In a preferred embodiment, the open area of the nanojunction exposed to liquid or gas is from about 4 to 400 μm2 and the ionic leakage current ranges from about 1 pA to 1 nA. The smaller the ionic leakage current, the more sensitive is the sensor. Since the ionic current is very small, the current of the nanosensor, is tens of nanoamperes to tens of microamperes. The preferred current range is hundreds of nanoamperes. In a preferred embodiment, the open area of the second layer insulation area is 100 μm2.

A flow chart shown in FIG. 3 illustrates the above-described sequence of steps which are employed in forming the molecular imprinted nanosensors 5 of the present invention. Flow chart, FIG. 3, illustrates a preferred embodiment of the present invention in which silicon is used as substrate 7.

Gold is used in forming electrodes 11, 13. The molecular imprinted conducting polymer 19 is preferably formed from polyaniline and self-doped aniline (3-aminobenzoic), and analyte 21 extraction is preferably employed using electrode potential cycling to facilitate removal of target analyte molecules 21 and formation of recognition binding sites 23.

After formation of the binding sites, the interaction of target analytes and the molecular imprinted nanosensor 5 is transduced (converted) into an electrical signal. The molecular imprinted nanosensor shown generally at 1 is robust and can be reused. For the detection of a target analyte in the liquid phase, the conductance of conducting polymer nanojunction is controlled at the most sensitive state with a voltage controller 3 which offers high sensitivity. For the detection of a target analyte in the gaseous phase, voltage control is not needed. The detection both in liquid and gas phases occurs in real time. Molecular imprinted nanosensors 5 can be used for continuously monitoring target analytes.

By imprinting different target analytes into different conducting polymer nanojunctions, molecular imprinted nanosensor devices are capable of simultaneous detection of multiple target analytes at the same time.

Molecular imprinted nanosensor 5 is capable of detection of a wide range of target analytes. They can be organophosphate chemical nerve agents such as sarin and somin; volatile organic compounds such as xylene, toluene; pesticides such as DDT (Dichloro-diphenyl-Trichloroethane), dinitro-o-cresol; persistent organic pollutants, such as hexachlorobenzene, herbicides such as atrazine; drugs such as prulifloxacin, morphine; and explosives such as TNT (trinitrotoluene), and HMX (cyclotetramethylenetetranitramine).

The cost of fabrication of nanoscaled gaps and nanosensors according to the present invention is relatively small. Electrochemical deposition is used to shrink the microscaled gap to nanoscale, and electrochemical polymerization is used to fabricate the nanosensor 5. Both of these processes are capable of being used in mass production of the nanosensors of the present invention. Nanosensors produced according to the present invention exhibit a response of molecular imprinted nanosensor device to analytes on a linear basis from 0 to 1 ppm (1000 ppb), which facilitates ease of calibration.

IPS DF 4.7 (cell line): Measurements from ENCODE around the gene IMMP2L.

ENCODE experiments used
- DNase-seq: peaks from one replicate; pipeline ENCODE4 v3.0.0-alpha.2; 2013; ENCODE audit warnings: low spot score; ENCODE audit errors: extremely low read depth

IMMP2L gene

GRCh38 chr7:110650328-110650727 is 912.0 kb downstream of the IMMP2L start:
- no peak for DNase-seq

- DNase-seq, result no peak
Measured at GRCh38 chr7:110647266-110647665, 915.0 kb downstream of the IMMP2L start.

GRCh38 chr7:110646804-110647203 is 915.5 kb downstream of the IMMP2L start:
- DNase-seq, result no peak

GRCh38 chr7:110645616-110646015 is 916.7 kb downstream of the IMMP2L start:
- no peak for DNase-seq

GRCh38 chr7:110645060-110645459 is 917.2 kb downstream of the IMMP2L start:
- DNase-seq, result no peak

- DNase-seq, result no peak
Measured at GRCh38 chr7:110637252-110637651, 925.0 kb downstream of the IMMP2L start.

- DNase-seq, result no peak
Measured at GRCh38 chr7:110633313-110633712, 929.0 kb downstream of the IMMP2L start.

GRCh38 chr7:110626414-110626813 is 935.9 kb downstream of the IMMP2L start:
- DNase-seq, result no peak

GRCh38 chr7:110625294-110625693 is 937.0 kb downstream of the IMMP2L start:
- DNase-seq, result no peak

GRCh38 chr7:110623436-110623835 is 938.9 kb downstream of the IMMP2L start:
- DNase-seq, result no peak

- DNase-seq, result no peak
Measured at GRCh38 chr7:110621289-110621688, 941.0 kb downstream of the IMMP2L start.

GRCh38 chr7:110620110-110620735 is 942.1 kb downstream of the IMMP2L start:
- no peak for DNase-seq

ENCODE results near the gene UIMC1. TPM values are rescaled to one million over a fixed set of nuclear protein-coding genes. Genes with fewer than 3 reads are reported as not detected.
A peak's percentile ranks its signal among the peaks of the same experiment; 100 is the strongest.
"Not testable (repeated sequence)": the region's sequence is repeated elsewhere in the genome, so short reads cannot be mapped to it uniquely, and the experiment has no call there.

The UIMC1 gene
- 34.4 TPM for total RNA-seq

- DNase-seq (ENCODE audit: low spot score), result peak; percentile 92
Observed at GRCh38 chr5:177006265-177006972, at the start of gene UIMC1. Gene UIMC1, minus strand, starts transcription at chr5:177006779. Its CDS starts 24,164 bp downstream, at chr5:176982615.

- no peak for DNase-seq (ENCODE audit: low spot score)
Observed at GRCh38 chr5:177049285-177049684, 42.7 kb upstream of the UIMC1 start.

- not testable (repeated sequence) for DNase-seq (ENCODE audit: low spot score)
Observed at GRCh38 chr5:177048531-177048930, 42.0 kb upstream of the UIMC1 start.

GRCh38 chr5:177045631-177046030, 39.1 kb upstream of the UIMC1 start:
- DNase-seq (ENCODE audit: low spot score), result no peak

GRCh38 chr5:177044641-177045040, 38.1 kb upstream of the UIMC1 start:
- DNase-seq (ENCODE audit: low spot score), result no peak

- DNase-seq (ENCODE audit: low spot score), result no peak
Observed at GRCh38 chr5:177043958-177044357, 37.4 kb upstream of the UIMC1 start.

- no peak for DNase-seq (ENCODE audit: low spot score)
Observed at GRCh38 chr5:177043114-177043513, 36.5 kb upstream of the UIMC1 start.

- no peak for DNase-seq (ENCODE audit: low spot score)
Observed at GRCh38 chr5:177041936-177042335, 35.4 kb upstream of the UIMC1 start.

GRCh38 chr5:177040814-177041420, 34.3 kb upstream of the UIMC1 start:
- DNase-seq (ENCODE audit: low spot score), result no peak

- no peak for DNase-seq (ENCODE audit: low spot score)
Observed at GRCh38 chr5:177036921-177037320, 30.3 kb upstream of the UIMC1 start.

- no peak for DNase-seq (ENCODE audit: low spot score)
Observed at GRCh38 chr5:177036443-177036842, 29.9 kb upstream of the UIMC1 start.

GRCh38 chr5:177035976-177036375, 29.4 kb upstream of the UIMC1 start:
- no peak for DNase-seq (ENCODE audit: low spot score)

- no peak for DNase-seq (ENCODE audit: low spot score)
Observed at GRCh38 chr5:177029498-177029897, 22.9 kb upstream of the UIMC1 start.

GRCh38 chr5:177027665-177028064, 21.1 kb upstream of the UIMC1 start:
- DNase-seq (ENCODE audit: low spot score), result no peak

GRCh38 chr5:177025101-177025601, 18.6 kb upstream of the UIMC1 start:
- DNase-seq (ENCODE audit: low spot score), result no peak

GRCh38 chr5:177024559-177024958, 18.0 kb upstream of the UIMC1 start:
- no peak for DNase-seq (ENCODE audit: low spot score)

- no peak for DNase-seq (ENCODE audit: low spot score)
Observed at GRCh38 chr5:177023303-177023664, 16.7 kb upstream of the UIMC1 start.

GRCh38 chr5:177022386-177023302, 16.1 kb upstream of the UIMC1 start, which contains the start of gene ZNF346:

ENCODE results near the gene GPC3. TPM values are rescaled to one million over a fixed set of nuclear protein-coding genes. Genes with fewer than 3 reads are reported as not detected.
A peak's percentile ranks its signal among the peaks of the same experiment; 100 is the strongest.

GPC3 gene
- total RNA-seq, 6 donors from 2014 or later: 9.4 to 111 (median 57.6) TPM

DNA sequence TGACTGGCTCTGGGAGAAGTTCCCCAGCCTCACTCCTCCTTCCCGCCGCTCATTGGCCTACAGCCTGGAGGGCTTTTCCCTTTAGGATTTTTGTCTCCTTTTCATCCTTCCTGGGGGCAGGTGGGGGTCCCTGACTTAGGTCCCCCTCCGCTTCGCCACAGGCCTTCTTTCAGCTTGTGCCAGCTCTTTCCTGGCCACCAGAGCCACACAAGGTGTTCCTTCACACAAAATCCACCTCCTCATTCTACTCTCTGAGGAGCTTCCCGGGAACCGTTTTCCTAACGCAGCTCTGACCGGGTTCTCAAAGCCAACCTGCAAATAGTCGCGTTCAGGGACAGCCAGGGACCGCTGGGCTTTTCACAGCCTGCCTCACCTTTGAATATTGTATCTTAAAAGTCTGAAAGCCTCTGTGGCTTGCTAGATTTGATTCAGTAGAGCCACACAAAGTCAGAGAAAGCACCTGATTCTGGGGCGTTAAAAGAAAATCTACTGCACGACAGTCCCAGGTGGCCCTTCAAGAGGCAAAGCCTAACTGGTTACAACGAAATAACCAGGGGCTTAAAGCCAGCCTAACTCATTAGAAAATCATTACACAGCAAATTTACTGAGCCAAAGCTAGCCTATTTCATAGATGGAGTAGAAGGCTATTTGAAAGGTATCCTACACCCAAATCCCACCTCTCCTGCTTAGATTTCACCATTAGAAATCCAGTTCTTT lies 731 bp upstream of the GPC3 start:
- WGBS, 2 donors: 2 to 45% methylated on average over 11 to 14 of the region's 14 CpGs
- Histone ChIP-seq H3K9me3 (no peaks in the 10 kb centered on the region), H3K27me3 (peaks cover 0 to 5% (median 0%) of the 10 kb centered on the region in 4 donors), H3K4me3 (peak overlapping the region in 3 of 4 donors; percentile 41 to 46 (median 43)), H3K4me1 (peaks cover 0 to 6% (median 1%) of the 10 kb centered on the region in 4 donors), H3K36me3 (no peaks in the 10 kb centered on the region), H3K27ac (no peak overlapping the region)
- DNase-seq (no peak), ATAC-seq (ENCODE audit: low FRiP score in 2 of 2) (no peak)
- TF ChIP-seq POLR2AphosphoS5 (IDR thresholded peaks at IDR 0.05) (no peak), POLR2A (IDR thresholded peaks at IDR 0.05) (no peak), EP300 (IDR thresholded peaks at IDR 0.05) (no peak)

The following examples set forth a preferred process of producing a molecular imprinted nanosensor of the present invention. However, this example is not intended to limit in any way the scope and breadth of the present invention.

EXAMPLE 1

Volatile organic compound o-xylene was imprinted and detected with molecular imprinted nanosensor. A gold nanogap was first achieved by electrochemically depositing gold materials onto the gold pair of electrodes separated by a 1 μm gap. This nanogap was then bridged with polyaniline copolymer by cycling electrode potential in a solution containing 24 mM regular aniline, 24 mM self-doped aniline (3-aminobenzoic acid), 0.5M sulfuric acid as supporting electrolyte and 800 ppm o-xylene as the target analyte molecule. After formation of the molecular imprinted nanosensor, the analyte molecules were then extracted by cycling the electrode in an analyte free sulfuric acid (0.1M) and detection solution. During the cycling, the solution was replaced for 3-6 times until the current of the nanosensor was stabilized.

O-xylene was then detected in pH 6.5 solution. Upon exposure to 32 ppb o-xylene, a distinct decrease occurred in the peak current of the sensor. With the concentration range from 0 to 250 ppb, the response of the electric molecular imprinted nanosensor to o-xylene was found to be linear as shown in the graph in FIG. 4.

EXAMPLE 2

Detection of a chemical nerve agent simulant, DMMP (Dimethyl methylphosphonate) was demonstrated with DMMP-imprinted nanosensor (solid squares in FIG. 5). The experimental conditions are the same as in EXAMPLE 1, except the template molecules are DMMP in this case. In order to prove that molecular imprinted nanosensor does provide specific binding sites of the analytes, the response of non-imprinted nanosensor to DMMP is also shown in FIG. 5 (solid triangulars). Compared to DMMP-imprinted nanosensor, non-imprinted nanosensor has almost no response to DMMP. Further, DMMP-imprinted nanosensor is sensitive to DMMP, but has no response to PMP (Pinacolyl methyl phosphonate), even the two molecules are very similar on molecular structures, which indicates the great selectivity of our molecular imprinted nanosensor. This work demonstrated that molecular imprinted nanosensor is capable for the detection of toxic organic phosphate chemical nerve agents.